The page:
Last Sunday night, Augie is walking around the house and brushing his teeth when he trips. He starts crying, and I pick him up and wash the toothpaste off his mouth. Then I see blood on the head of the toothbrush and realize he cut his throat in the fall.
I sit with him for a while and Google around to see what can be done for a kid who jams himself in the back of the throat with a toothbrush. I am looking for someone who will tell me, “Don’t worry, just give the kid some Tylenol and he’ll be fine.”
Instead, I come upon this article, written by a pediatric ENT, which at first is very reassuring and informative, but by the end kinda freaks me out.
The article says that an injury to the pharynx (new vocabulary word, there) definitely warrants a doctor’s visit, and, if it was HIS kid, he would ask for an CT scan of the carotid artery, because if the artery was damaged, they’ll need to do surgery or else the kid could have a stroke within hours…or days…or weeks. And it might seem like everything is fine and then, boom, they have a stroke.
Not the answer I was looking for.
But it’s 1 a.m., now, and I’m thinking, OK, he needs to go to the doctor, but do I need to bring him right now? Do I need to go the ER? Urgent Care? Can I just bring him in tomorrow? And what can they do for him, you know?
Meanwhile, Augie is sitting on my lap and just…moaning. He tries to nurse, but he can’t. So he just sits there on my lap and wimpers while I pray and try not to get carried away with bad thoughts.
Finally, around 2 a.m., Augie falls asleep, and I start to think, maybe this is going to be all right. Maybe he is starting to feel a little better now that he’s asleep.
That’s when he wakes up and vomits blood.
At this point, my rational brain is telling me, “He cut his throat and swallowed blood, which upset his stomach,” but my 2 a.m. mommy brain is like, “Ohmygoshhesthrowingupbloodcalltheambulance!” So we pack into the car and drive to the 24-hour Urgent Care.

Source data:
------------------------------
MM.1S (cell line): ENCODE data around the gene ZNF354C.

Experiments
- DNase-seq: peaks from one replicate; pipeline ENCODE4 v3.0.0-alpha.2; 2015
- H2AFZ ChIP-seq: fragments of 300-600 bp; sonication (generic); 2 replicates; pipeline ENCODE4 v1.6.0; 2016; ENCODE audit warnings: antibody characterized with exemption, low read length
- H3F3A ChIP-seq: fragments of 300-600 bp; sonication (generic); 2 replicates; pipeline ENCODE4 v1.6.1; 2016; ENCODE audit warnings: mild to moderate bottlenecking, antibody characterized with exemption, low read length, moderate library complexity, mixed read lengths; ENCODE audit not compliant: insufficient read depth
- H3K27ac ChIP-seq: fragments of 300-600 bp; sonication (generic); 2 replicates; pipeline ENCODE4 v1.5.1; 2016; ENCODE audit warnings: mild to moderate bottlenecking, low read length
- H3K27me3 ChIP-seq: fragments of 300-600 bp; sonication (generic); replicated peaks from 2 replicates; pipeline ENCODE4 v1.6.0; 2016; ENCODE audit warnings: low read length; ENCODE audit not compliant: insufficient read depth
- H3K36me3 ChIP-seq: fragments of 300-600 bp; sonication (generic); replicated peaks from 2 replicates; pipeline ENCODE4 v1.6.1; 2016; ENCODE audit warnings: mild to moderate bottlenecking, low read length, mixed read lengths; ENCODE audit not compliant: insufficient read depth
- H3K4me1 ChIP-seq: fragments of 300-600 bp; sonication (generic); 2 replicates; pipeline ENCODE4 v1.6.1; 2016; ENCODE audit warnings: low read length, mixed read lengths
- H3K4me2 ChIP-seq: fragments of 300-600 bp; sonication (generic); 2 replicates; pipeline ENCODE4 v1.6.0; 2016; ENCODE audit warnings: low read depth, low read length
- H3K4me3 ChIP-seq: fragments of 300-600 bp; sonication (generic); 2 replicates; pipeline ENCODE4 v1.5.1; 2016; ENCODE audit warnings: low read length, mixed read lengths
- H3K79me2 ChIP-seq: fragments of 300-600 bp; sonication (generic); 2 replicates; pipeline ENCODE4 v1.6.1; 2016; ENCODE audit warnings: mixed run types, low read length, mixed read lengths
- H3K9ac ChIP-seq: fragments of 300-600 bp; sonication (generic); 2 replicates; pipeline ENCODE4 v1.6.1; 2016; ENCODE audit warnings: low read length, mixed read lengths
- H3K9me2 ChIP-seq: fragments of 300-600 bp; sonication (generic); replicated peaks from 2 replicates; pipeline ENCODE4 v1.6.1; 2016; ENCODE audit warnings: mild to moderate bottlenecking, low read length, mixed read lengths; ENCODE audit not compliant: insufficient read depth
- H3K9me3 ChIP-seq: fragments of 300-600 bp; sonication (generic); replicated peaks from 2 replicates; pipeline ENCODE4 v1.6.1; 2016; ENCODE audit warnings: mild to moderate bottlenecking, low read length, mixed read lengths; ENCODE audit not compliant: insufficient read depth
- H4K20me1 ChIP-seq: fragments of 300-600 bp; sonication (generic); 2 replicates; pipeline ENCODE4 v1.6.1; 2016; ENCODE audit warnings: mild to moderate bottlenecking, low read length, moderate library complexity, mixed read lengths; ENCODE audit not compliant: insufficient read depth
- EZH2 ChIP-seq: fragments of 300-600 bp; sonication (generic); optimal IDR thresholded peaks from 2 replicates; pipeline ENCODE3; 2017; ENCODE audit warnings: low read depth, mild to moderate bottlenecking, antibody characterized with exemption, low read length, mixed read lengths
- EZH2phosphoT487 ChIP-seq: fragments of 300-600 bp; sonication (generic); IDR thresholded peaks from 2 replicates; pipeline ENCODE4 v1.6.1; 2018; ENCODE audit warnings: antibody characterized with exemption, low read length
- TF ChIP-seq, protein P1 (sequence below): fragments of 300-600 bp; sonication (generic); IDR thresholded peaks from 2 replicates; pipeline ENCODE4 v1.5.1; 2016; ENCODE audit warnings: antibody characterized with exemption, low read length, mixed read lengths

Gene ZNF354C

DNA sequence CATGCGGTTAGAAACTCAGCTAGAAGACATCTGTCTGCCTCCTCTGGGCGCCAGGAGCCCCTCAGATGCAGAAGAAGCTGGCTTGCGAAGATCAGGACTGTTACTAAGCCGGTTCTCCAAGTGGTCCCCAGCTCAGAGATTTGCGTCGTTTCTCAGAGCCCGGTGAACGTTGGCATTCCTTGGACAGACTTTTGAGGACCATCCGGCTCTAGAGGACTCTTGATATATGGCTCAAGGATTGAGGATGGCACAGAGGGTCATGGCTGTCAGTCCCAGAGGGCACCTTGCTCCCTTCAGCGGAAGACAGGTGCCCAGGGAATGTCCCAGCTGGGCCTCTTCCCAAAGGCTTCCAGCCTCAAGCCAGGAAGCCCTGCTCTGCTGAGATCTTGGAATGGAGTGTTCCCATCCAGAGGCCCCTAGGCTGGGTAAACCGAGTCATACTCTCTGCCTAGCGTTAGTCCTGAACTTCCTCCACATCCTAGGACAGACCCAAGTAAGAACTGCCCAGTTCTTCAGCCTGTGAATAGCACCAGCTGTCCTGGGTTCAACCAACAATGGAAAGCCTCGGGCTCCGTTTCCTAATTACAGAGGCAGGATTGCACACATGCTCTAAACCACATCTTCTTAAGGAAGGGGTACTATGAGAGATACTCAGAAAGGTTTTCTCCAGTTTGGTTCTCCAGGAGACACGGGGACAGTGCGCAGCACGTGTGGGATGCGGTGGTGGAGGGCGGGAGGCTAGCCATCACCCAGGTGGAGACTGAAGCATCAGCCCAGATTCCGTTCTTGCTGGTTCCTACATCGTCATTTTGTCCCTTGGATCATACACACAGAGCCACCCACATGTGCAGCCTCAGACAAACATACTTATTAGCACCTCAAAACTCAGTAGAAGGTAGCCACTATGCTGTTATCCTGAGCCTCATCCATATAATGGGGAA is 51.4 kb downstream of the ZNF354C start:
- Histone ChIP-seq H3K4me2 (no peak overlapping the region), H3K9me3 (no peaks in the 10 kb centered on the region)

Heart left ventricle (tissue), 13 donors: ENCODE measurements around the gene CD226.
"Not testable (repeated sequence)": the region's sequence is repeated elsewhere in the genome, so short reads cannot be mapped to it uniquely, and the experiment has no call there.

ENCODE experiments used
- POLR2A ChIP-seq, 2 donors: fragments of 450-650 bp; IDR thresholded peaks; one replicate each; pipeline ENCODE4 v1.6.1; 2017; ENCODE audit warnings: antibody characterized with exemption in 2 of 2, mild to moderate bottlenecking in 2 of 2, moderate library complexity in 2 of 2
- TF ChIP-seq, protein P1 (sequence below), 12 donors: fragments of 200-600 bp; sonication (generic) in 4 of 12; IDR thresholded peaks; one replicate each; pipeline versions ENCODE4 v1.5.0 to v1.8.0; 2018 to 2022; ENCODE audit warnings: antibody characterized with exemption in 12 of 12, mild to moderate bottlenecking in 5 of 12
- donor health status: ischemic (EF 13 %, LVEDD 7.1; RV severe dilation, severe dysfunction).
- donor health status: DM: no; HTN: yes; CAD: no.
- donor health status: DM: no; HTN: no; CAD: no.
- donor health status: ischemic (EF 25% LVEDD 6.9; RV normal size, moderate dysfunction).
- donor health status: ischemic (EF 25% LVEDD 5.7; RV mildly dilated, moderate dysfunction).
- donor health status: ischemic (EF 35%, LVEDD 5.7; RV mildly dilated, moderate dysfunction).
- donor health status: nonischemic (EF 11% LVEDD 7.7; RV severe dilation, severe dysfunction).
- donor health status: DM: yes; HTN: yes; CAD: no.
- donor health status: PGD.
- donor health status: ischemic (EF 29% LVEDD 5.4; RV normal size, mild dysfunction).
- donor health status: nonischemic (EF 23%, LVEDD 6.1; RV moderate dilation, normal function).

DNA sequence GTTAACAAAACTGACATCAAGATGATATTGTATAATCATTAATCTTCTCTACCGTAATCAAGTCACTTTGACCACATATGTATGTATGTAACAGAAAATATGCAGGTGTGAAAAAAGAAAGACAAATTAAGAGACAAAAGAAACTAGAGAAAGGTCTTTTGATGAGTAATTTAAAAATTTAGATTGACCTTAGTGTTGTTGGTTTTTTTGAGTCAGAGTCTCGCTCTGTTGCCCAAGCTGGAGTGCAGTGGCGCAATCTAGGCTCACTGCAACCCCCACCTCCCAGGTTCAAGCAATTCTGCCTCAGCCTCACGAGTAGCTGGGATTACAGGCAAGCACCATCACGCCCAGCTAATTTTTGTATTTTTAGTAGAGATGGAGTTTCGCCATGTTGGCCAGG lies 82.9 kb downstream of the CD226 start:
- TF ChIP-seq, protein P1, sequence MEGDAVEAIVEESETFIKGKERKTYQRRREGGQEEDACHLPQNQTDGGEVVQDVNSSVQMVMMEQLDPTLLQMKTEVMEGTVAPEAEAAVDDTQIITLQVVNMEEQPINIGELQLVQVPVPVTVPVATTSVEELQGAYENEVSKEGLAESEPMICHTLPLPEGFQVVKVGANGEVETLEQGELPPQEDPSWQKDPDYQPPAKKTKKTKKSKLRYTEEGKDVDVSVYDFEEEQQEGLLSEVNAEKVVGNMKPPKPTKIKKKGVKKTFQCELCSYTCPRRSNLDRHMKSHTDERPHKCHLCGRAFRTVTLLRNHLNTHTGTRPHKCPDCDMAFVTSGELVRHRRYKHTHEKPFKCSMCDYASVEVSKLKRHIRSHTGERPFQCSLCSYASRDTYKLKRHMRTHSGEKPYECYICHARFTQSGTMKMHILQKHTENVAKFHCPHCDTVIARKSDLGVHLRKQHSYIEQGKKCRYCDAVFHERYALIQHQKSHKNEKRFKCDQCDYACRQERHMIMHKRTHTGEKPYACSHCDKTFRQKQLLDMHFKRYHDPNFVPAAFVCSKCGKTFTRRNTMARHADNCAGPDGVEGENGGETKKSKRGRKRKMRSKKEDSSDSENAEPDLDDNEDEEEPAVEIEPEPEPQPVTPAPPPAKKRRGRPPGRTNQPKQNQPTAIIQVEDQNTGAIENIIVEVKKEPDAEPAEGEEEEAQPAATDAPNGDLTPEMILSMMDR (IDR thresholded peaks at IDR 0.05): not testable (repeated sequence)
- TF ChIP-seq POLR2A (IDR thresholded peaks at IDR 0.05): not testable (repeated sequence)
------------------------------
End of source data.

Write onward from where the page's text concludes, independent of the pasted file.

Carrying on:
We sit in the empty waiting room. Augie is still moaning, and his face has morphed into this Robert De Niro grimace, with his mouth held open and his tongue pushed out.
Finally, we get called in. Following directions, I hold Augie down and he screams as the doctor peers down his throat to look at the cut.
The doctor says it isn’t bleeding any more, but that it would have been better to bring him to the ER since it’s a throat injury. He makes a phone call to a pediatric ENT who says I should bring Augie to him in the morning.
So, at 4 a.m., we leave Urgent Care with a bottle of baby Tylenol and a referral to a specialist.
Three hours later, it’s 7 a.m., and Augie wakes up whimpering. I try to nurse him, but he quickly gives up. He’s in too much pain. He points to a water bottle on my nightstand, and when I give it to him, he swallows it down, gulp after gulp. I decide to get up and bring him in to the ENT since we are awake anyway.
I sit on the waiting room couch with Augie bundled in a blanket and distract myself with a Golfer’s Digest article about Tiger Woods. Then the ENT calls us in to his office, looks down Augie’s throat for about 10 seconds and announces, “He’s fine. Just give him some Motrin. He’ll be fine.”
I don’t bother to ask about the carotid artery or the CT scan. I just put Augie in his carseat and drive home, where I give him some ibuprofen. He’s able to nurse a little, and we lay down to sleep.
When we wake up, it’s almost time for lunch. Kyle goes out and gets us some soup, sandwiches, and frech fries with ketchup. Augie takes a taste of soup, but refuses a second bite. He picks up a a fry and dips it in ketchup, but instead of licking it like he normally would, he feeds it to me. Ugh, my heart breaks because I know how much he loves ketchup, and I think about how he must be feeling.
Augie tries to nurse a little but gives up and drinks some water instead. My poor boy. We give him some more ibuprofen and then some ice cream. He likes that a bit better, but he’s still holding his mouth open with a pained expression.
Then we lay down again and sleep some more.
Augie wakes up in the late afternoon. He looks at me and smiles. It’s his first smile in 18 hours, and I feel like I can breathe again. We go out to the garage to do some laundry, and he helps me pour in the detergent. Then he wiggles out of my arms and goes for his truck.
He’s finally coming to life, finally acting like himself again, finally able to close his lips. He can even nurse for a normal stretch of time.
I sigh and smile to myself. I feel like such a rookie. It’s been less than 24 hours, and in that time, I’ve cycled through so many thoughts and emotions.
Thinking back, I feel silly for some of my thoughts: What if he’s never able to close his mouth again? What if he has a stroke? What if he’s already brain damaged? Should I have asked the doctor for a CT scan? Maybe I should have taken him to the ER in the first place. What if, what if, what if?
Now, a week later, Augie is completely back to his normal self, and I can see now that this was a small thing. There are much scarier things in the world than pharynx wounds. For heaven’s sake, I work for a childhood cancer charity, where I daily read about things like tumors and chemo and surgery. I read these stories so often that sometimes I feel numb to them. And yet I am clouded with negative thoughts when my kid gets a fever or a dog bite. I don’t know how those parents deal with real life-and-death issues.
I don’t know if I could. I hope I won’t have to.
It’s tough to be mom. I’m earning my stripes.